• Teaching

    In the past month I have been teaching quite a bit. Being the analytical person that I am, I have been picking apart some of the experiences I have had in our last three locations. In total, I have taught five courses. Most teachers will agree with me when I say that each course has its own flavor or dynamic. Over 90% of the students I have interacted with in the past month have been amazing, not only as massage therapists and students, but they appear to be genuinely nice people.

    At the end of each course we pass out evaluation forms, which are turned back in to us anonymously. For the most part, these students appear to be happy with what we are providing. They positively comment on the fact that we are prepared for class, teach the material quite well, and behave professionally. Most embrace SMRT as a modality that they can integrate into their own routine with great success, some even tell stories in class about having integrated moves with great success after leaving class the day before. On the negative side, they want us to carry more anatomy pictures (something I am working on) or a few do not feel they have enough time in class to fully absorb everything.

    But it is the comments that have nothing to do with us that interest me most. Last month I taught an SMRT: Shoulder, Axilla, Ribcage, and Upper Back course, which is a 3-day course. In the first few minutes of this course something interesting happened. As the introductions were being made, definitive judgments were spoken. It set the tone for the course. After hearing several people say – in what I would describe as a condescending, superior tone – that they “do not do full body massage,” four of the new-to-CE-only-do-full-body therapists approached me to say they did not want to trade with anyone else in the room.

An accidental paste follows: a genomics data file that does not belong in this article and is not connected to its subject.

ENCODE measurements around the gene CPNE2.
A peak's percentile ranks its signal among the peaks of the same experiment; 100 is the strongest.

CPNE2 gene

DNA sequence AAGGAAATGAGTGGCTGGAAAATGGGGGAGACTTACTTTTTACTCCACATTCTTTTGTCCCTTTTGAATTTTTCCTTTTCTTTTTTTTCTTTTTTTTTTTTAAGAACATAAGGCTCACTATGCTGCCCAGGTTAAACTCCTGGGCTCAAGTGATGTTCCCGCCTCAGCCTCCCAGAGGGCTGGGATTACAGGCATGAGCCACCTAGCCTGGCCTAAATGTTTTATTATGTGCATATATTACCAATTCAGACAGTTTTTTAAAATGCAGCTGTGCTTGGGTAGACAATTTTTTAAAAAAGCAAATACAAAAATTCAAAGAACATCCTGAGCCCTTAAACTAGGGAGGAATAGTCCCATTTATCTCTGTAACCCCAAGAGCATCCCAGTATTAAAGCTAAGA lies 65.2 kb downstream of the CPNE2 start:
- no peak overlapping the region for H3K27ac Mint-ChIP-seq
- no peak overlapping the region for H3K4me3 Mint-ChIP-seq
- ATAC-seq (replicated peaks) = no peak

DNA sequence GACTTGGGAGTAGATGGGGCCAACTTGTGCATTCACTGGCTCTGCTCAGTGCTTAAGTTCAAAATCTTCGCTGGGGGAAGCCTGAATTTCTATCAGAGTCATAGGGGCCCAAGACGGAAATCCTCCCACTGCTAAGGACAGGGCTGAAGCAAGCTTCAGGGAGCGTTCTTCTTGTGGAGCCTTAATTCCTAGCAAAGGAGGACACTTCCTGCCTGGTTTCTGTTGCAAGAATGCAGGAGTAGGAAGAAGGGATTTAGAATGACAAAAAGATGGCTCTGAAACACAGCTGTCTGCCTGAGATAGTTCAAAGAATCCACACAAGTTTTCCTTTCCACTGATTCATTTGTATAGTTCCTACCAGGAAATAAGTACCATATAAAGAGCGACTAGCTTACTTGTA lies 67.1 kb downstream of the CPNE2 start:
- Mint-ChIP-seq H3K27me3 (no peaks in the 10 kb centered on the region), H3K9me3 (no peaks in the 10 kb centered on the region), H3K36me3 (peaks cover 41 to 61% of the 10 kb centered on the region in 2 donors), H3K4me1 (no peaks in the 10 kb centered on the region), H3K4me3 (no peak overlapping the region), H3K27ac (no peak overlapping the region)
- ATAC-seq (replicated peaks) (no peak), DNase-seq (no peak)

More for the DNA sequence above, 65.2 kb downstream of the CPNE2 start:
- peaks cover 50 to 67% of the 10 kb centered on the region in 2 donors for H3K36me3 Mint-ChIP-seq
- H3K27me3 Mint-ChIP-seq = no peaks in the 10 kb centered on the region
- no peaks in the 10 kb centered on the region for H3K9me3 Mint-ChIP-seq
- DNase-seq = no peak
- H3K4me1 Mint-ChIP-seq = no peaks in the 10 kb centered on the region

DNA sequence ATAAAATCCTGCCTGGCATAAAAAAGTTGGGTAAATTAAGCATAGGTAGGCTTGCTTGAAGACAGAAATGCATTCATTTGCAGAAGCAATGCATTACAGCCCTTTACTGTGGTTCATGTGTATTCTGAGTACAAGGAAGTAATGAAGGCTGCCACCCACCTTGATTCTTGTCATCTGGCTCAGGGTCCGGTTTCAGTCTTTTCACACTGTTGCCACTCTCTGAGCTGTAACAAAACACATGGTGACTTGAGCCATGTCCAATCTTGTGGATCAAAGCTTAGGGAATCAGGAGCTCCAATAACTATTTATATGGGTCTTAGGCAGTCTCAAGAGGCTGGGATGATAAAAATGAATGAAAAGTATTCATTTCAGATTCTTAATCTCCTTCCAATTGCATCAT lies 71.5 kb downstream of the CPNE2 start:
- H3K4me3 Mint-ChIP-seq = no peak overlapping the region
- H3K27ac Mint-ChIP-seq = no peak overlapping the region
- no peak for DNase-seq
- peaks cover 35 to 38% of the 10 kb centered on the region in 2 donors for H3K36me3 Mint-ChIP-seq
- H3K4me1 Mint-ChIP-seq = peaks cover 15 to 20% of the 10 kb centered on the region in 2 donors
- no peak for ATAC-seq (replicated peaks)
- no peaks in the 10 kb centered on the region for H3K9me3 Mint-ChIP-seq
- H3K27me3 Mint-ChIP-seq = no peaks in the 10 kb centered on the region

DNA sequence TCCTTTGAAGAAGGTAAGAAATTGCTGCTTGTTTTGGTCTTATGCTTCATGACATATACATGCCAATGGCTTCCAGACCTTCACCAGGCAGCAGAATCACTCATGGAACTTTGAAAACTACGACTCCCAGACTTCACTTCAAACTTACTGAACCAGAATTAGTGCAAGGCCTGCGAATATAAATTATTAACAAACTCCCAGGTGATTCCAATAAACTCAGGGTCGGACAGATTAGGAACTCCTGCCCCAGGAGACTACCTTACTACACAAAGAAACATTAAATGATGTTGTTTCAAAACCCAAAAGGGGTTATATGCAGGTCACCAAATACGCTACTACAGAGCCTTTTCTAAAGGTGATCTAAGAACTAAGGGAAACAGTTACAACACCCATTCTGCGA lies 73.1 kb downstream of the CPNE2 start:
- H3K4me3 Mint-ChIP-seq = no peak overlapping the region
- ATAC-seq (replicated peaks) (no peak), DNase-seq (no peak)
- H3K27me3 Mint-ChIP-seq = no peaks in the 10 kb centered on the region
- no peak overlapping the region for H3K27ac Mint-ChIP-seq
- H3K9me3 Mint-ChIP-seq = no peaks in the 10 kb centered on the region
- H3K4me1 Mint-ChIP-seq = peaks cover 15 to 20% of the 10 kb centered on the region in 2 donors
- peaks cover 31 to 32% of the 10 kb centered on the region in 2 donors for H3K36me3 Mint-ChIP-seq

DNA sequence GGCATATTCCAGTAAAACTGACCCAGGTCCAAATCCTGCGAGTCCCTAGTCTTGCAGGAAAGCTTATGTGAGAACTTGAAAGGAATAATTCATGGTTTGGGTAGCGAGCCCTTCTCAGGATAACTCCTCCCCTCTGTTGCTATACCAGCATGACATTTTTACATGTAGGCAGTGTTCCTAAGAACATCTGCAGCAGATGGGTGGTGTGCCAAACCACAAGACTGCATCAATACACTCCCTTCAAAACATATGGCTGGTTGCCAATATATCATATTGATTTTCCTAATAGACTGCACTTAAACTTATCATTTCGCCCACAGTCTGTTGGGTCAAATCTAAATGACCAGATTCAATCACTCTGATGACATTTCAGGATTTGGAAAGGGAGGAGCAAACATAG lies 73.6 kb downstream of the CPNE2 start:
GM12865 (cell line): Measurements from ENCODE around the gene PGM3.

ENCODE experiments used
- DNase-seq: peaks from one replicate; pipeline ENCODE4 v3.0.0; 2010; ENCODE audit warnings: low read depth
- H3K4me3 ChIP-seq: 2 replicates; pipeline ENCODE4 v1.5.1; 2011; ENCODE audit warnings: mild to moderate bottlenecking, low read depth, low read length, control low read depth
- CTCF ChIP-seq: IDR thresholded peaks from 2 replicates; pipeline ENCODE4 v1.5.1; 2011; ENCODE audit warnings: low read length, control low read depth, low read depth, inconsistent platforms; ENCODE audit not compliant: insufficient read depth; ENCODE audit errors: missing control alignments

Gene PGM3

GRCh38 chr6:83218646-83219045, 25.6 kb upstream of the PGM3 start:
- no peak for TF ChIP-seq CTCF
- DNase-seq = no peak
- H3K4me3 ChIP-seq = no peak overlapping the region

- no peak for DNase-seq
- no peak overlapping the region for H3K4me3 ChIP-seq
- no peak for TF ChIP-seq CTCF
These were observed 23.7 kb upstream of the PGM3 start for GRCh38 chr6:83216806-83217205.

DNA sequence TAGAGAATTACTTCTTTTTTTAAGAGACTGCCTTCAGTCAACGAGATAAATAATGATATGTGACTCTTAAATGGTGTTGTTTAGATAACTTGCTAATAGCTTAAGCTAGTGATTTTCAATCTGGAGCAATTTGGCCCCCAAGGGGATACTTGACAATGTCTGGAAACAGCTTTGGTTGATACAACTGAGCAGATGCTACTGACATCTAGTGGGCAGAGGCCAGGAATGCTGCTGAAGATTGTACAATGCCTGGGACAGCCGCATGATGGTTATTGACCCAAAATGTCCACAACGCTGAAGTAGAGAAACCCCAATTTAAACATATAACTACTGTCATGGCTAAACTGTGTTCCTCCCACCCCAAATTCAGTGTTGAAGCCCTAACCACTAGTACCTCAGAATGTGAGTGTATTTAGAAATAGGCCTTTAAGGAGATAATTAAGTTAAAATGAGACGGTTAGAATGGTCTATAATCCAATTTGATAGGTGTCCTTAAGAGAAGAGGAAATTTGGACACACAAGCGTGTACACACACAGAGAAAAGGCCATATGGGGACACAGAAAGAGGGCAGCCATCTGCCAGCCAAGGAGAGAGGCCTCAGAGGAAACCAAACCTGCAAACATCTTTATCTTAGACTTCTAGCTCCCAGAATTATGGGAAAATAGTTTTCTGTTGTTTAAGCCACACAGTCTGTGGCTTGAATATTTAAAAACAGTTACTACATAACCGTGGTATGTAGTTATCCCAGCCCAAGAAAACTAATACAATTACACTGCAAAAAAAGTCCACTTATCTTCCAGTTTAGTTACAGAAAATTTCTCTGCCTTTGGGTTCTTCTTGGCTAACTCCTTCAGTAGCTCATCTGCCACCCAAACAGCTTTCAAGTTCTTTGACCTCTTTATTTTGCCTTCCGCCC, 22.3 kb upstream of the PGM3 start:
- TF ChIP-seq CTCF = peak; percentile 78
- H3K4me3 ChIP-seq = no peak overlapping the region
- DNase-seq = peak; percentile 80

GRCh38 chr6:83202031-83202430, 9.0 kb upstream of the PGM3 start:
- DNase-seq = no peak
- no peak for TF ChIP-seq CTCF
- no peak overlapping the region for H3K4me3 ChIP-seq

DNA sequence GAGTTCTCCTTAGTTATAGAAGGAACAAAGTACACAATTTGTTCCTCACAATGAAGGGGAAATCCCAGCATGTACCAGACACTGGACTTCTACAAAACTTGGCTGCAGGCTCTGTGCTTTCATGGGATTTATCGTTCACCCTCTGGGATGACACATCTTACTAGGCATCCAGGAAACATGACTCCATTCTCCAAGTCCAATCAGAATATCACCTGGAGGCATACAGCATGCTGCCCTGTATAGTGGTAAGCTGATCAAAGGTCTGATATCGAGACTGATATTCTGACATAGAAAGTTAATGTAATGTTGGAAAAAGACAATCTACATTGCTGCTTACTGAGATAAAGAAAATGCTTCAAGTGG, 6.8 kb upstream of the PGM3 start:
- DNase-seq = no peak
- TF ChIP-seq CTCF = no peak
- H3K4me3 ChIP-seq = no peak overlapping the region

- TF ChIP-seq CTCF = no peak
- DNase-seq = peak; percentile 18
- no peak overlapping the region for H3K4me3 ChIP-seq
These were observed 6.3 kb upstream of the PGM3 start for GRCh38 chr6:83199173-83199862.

I understood their reticence, but insisted that they trade with others. I asked a few of the other students, who turned out to be compassionate and talented teachers in their own right, to trade with them, and I thought it worked very well. But, when I read the evaluations, someone commented that the thing they liked least about the class was something out of our control, having to trade with someone who did not have the skill or knowledge to challenge them and help them learn. My thoughts were as follows: Yes, I was the teacher for this course and I take that responsibility seriously, but I do not have control over students attitudes, history (i.e., whether or not they have taken CE’s), or ability to learn on their own. While it made my job difficult in some ways, I just found it rather fascinating.

    In the second location, I taught two courses, which were a day and a half each. Registered for both of these courses was a man who is blind and 74. He approached me before the first class began to say that he did not need anything special and he did not want me to feel like I needed to change anything for his disability. I recognized almost immediately that I did need to change something. Instead of saying, “watch”, and then doing a move, I needed to fully verbalize what I was doing. He was interesting in that he wanted to be the first on the table so he could feel the work before doing the work, but each time he fell asleep, snored loudly, and could not remember what had been done. So, he asked his partners to read the moves from the book to him.